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Theological Reflections on an Unhelpful Thinking Style

Should Statements: You try to motivate yourself with shoulds and shouldn’ts, as if you had to be whipped and punished before you could be expected to do anything. “Musts” and “oughts” are also offenders.

The emotional consequence is guilt. When you direct should statements toward others, you feel anger, frustration, and resentment.

One example is the depressed housewife who says to herself, “I should keep my house cleaner, and I shouldn’t complain,” or, “I should be able to get my work done during the day.”

Theological Reflection from Christianity One of the central themes of the New Testament is that Christ has given us a spirit of freedom and accepted us, and we should not condemn ourselves by getting upset at ourselves if we do not perform the way we think we should perform (Romans 8: 31), or the way others think we should. Saying, “I shouldn’t do that,” leads to a spirit of condemnation. Even if we do not do any “shoulds,” God still loves us (Romans 5:8).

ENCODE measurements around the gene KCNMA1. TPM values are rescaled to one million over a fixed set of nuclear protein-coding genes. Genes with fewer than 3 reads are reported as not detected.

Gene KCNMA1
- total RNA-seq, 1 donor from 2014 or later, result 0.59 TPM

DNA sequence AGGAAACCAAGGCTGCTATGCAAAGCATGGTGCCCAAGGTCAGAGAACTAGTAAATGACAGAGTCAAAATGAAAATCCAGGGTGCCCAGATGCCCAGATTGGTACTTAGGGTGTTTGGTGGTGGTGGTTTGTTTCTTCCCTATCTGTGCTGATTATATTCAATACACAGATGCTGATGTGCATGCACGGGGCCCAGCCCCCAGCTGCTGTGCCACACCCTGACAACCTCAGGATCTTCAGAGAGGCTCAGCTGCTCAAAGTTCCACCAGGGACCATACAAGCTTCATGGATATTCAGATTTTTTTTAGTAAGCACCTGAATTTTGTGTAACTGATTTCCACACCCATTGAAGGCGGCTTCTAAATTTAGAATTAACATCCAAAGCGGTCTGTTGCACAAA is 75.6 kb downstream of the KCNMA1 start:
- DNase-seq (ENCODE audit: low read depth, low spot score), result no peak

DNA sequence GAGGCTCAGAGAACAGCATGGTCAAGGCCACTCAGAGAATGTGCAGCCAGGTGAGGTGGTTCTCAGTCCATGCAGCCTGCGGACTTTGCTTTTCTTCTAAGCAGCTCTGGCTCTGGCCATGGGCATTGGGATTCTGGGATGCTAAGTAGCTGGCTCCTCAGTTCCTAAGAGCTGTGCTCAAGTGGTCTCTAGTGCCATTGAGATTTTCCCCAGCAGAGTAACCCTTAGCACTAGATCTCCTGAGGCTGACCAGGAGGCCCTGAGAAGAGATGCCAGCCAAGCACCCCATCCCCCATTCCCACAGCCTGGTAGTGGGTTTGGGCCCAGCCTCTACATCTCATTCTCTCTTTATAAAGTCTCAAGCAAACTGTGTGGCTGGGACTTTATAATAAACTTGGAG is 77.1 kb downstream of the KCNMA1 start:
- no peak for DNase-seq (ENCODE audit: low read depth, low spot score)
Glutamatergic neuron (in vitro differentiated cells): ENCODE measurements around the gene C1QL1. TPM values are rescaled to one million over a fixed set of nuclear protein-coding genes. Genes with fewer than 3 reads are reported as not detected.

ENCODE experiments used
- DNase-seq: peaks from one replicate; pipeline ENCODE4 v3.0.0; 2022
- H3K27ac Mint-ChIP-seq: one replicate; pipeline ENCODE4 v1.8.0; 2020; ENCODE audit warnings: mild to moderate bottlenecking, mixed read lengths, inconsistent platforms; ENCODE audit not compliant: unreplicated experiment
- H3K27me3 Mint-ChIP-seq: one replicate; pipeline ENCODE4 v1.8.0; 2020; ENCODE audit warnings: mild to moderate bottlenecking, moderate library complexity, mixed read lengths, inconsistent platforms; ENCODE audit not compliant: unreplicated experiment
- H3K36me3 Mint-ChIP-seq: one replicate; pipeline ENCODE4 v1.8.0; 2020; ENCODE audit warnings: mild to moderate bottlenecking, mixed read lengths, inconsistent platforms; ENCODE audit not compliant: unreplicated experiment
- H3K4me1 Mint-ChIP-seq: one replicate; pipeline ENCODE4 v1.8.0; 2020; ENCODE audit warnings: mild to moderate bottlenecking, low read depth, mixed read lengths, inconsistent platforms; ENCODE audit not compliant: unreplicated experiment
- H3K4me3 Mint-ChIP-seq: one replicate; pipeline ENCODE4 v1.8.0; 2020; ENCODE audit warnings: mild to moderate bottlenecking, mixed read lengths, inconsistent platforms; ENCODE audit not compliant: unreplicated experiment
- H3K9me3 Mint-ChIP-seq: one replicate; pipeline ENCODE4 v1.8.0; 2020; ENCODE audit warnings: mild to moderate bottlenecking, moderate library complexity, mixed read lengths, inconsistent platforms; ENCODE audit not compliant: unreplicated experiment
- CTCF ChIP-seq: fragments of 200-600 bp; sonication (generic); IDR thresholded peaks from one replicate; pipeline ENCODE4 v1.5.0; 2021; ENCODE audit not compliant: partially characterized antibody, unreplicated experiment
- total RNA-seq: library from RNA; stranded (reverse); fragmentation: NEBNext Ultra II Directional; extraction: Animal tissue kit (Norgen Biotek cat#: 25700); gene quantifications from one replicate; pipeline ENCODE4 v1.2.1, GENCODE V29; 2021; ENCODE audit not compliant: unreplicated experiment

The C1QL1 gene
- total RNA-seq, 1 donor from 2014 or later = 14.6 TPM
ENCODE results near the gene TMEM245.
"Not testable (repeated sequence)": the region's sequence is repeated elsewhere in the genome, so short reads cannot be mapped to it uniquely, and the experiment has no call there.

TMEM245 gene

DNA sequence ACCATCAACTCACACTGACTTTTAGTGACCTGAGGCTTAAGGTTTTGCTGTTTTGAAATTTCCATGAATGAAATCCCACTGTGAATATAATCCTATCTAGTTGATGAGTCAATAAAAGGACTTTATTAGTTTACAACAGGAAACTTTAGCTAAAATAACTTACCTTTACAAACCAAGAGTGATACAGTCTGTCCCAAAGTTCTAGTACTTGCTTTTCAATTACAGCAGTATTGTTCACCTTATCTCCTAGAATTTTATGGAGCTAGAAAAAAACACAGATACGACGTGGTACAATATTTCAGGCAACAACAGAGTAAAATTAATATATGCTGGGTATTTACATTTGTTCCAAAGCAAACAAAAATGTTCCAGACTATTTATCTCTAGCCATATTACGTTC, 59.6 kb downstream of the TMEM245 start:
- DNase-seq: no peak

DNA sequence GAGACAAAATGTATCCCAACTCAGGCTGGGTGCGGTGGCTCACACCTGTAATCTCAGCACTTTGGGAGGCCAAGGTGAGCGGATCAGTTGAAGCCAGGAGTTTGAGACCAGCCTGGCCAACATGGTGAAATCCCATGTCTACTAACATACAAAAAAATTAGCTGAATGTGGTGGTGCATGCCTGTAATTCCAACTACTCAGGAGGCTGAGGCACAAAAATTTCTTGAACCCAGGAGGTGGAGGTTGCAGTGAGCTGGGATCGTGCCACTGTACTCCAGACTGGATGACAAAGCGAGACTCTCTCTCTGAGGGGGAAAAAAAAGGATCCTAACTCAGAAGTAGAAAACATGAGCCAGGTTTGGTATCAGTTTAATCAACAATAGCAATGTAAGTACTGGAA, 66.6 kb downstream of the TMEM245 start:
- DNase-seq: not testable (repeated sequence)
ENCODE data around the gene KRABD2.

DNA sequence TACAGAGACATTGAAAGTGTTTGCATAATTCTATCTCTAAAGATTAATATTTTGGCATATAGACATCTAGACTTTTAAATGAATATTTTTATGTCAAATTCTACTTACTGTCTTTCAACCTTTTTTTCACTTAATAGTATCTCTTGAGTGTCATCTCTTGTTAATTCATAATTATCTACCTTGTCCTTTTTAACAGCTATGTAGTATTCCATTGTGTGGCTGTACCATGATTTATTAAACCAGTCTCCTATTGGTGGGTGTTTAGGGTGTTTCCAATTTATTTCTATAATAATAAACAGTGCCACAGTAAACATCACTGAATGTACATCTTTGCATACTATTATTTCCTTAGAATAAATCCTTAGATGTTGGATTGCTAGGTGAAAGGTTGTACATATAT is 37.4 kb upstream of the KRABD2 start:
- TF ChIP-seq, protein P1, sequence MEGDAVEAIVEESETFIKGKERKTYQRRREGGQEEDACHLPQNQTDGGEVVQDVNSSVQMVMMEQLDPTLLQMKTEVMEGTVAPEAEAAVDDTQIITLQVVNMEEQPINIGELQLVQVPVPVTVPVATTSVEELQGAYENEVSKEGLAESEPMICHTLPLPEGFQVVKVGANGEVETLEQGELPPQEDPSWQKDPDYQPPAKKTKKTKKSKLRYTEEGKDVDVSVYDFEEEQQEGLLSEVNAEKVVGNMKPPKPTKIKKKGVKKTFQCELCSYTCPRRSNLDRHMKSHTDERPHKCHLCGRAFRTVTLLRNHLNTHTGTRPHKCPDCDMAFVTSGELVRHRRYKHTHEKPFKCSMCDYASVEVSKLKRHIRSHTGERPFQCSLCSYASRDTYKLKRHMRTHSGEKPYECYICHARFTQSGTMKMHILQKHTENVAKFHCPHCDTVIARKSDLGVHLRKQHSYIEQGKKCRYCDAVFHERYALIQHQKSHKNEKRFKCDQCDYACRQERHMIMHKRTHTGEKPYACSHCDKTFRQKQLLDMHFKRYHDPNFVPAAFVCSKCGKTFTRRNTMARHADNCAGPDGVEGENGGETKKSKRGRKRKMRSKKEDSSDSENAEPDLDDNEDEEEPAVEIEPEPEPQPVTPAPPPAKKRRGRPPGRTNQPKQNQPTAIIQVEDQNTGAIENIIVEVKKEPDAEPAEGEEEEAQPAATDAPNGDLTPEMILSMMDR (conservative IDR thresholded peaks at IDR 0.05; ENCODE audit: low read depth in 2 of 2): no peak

We are made OK with God simply by grace, not by our pressured determination to keep all the “shoulds” in one’s life. (Romans 5:1–2).

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